Increased expenses results in TVA quarterly loss
by Wally Northway
Published: February 3,2011
NORTH MISSISSIPPI — Unseasonably cold temperatures in December led to increased demand for electricity from the Tennessee Valley Authority, which drove up operating costs and resulted in a net loss during the first quarter of the 2011 fiscal year, TVA reports.
The federal utility recorded a net loss of $48 million for the three-month period, which ended Dec. 31, as part of its Form 10-Q filing with the Securities and Exchange Commission. TVA said the loss, compared to net income for reinvestment of $150 million in the first quarter of the 2010 fiscal year, was attributed mainly to a 17 percent increase in operating and maintenance expenses over the prior year.
Those expenses included maintenance projects at various plants to improve reliability, security upgrades, benefit expenses, support for energy efficiency and demand response initiatives, and costs related to unexpected outages at two nuclear plants in December.
Fuel and power purchased from other utilities to meet peak demand totaled more than $1 billion in the first quarter, compared with $608 million in the same period last year.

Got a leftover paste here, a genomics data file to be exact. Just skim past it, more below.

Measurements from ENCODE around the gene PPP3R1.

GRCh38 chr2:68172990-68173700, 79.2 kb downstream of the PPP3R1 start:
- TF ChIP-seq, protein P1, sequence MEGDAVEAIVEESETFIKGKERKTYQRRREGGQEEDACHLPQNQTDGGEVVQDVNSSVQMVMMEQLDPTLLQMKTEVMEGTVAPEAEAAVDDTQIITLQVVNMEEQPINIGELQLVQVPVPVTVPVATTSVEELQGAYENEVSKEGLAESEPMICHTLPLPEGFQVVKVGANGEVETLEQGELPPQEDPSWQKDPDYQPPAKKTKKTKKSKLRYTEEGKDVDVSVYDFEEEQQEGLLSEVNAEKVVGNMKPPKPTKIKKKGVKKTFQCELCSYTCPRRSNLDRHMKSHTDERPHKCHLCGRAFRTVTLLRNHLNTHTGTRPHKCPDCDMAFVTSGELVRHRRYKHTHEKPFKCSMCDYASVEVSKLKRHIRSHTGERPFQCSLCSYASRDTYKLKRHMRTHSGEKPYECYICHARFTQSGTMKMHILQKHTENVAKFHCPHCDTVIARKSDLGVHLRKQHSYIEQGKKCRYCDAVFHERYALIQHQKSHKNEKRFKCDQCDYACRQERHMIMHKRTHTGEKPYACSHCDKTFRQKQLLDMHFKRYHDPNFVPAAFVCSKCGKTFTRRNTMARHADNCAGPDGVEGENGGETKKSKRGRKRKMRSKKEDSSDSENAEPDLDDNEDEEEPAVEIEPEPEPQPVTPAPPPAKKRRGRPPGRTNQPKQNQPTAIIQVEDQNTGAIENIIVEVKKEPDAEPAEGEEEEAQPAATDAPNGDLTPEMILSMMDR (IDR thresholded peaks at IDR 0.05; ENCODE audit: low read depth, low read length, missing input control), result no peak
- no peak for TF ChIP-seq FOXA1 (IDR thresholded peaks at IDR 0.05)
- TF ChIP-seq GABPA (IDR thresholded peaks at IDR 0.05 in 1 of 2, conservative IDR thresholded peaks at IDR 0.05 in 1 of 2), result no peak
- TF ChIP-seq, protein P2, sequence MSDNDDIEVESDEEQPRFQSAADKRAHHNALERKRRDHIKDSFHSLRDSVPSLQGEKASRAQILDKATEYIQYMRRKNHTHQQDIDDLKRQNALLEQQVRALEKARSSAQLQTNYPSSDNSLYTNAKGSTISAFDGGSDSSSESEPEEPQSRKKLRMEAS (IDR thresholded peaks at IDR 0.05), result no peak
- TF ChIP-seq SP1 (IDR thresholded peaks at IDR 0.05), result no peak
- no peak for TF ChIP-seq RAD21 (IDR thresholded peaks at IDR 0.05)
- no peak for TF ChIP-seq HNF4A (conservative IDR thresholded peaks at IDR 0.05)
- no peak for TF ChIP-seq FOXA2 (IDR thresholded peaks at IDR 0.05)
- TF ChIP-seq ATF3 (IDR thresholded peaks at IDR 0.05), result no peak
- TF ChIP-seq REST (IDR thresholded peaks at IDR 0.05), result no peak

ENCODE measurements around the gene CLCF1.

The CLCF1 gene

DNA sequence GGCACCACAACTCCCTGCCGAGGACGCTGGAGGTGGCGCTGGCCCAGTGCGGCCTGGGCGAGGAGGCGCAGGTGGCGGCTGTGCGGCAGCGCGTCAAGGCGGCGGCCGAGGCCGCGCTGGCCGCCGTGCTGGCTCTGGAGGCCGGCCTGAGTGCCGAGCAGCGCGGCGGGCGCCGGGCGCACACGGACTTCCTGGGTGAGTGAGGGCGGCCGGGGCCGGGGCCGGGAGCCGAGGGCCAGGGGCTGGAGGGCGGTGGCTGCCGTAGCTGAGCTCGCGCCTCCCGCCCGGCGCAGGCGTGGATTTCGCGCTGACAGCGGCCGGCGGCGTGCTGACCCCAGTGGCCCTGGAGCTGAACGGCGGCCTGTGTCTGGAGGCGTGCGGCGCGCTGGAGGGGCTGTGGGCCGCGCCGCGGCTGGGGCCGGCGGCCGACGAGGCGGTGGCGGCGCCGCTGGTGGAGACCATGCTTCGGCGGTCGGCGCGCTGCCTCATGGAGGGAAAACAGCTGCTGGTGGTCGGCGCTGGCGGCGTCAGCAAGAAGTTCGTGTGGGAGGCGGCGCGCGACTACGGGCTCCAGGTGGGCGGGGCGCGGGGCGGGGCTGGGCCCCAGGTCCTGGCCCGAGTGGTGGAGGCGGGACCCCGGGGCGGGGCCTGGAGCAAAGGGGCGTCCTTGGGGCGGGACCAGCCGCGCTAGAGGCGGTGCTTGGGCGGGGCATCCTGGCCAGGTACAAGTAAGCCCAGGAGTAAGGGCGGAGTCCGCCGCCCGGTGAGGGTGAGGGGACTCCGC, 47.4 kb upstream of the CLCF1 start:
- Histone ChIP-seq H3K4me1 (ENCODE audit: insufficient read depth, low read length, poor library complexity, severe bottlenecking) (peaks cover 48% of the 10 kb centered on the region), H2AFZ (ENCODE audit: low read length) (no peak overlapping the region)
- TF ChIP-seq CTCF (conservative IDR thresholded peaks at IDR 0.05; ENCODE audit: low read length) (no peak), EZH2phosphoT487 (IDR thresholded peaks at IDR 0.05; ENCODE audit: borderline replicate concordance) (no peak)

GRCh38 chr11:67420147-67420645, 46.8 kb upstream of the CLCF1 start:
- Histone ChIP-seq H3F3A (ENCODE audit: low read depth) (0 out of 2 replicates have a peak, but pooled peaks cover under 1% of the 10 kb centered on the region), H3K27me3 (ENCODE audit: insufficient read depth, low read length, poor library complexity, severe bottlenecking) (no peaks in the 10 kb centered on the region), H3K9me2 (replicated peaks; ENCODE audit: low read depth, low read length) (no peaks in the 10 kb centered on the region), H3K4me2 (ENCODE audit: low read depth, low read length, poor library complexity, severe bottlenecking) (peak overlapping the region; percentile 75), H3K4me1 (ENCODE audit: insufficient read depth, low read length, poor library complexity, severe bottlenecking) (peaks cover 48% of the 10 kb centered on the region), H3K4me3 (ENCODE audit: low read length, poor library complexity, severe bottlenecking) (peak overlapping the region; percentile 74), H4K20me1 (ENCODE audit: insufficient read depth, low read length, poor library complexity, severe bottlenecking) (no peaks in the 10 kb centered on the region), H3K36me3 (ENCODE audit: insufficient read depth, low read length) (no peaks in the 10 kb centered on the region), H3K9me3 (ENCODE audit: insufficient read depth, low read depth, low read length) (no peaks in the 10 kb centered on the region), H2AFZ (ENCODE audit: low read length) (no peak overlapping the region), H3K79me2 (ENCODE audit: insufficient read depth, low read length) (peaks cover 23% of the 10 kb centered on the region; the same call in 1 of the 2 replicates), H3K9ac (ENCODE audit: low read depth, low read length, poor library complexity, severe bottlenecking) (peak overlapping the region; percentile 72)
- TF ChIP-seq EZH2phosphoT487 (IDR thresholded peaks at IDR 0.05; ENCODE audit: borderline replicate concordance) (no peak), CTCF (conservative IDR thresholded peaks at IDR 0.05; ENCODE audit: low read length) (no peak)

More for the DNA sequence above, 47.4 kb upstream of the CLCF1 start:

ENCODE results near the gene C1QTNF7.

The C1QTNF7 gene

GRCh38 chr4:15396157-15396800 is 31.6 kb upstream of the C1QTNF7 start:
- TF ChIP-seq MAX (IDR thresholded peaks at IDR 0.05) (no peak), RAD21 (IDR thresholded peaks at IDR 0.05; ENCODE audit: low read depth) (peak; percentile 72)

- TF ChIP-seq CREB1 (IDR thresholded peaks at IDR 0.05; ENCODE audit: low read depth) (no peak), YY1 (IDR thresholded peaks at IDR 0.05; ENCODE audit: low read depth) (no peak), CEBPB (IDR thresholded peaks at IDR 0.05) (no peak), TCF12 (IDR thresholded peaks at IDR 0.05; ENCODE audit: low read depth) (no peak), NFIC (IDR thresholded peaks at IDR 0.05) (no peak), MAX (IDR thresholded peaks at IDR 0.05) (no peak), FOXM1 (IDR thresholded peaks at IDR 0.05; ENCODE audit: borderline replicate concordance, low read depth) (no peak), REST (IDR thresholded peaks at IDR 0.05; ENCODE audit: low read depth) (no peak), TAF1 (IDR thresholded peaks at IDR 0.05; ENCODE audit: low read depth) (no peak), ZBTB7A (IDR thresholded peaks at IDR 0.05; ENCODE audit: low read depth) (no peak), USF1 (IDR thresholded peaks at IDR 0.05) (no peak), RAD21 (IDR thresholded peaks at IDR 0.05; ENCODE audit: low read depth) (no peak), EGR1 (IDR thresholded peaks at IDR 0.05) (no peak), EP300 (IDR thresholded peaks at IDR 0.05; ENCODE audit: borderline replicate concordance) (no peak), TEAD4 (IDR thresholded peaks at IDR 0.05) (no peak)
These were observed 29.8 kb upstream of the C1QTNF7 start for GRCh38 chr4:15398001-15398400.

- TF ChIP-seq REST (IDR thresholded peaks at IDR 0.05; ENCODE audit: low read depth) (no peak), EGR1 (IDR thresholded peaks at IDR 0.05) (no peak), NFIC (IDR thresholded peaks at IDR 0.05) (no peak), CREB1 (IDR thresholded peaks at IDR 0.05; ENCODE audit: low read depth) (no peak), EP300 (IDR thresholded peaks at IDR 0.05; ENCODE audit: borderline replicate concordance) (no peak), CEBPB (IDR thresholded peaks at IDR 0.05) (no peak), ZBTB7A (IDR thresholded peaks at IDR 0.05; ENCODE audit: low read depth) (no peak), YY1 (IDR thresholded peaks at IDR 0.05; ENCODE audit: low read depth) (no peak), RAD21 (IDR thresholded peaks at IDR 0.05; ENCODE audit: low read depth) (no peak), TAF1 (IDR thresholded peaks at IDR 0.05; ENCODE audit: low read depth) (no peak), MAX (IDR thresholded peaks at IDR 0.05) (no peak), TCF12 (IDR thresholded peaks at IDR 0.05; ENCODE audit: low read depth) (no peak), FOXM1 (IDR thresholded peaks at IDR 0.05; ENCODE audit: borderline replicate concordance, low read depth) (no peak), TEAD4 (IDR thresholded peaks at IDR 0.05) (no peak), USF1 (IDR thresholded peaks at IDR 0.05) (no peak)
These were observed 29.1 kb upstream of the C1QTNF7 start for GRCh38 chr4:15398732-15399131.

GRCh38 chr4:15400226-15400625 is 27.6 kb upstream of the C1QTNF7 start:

The cost of fuel for TVA’s own generating sources jumped 13 percent during the quarter from a year ago. Expenses also increased because TVA generated 45 percent less hydroelectric power during the period. TVA purchased 31 percent more power during the quarter than a year ago.
“By not increasing base prices, TVA expected to have a slight net operating loss in the first quarter,” CFO John Thomas said. “As sales increase during the winter and summer months, we will return to a positive net income, to be reinvested in the power system.”
Colder-than-normal weather in December boosted sales of electricity by 2 percent for the quarter. The increase was primarily in sales to residential customers as TVA set all-time records for the month of December in both 24-hour usage and peak demand.
Operating revenues in the first quarter were up $479 million, or 20 percent, to $2.8 billion as compared to $2.3 billion a year ago. While base power rates did not change, revenues rose, mainly because of increases in the fuel cost adjustment, a monthly charge that allows TVA to recover the cost of various types of fuel, including coal and natural gas. The fuel cost adjustment produced $457 million in revenues to help offset increases in fuel and power purchases during the quarter.
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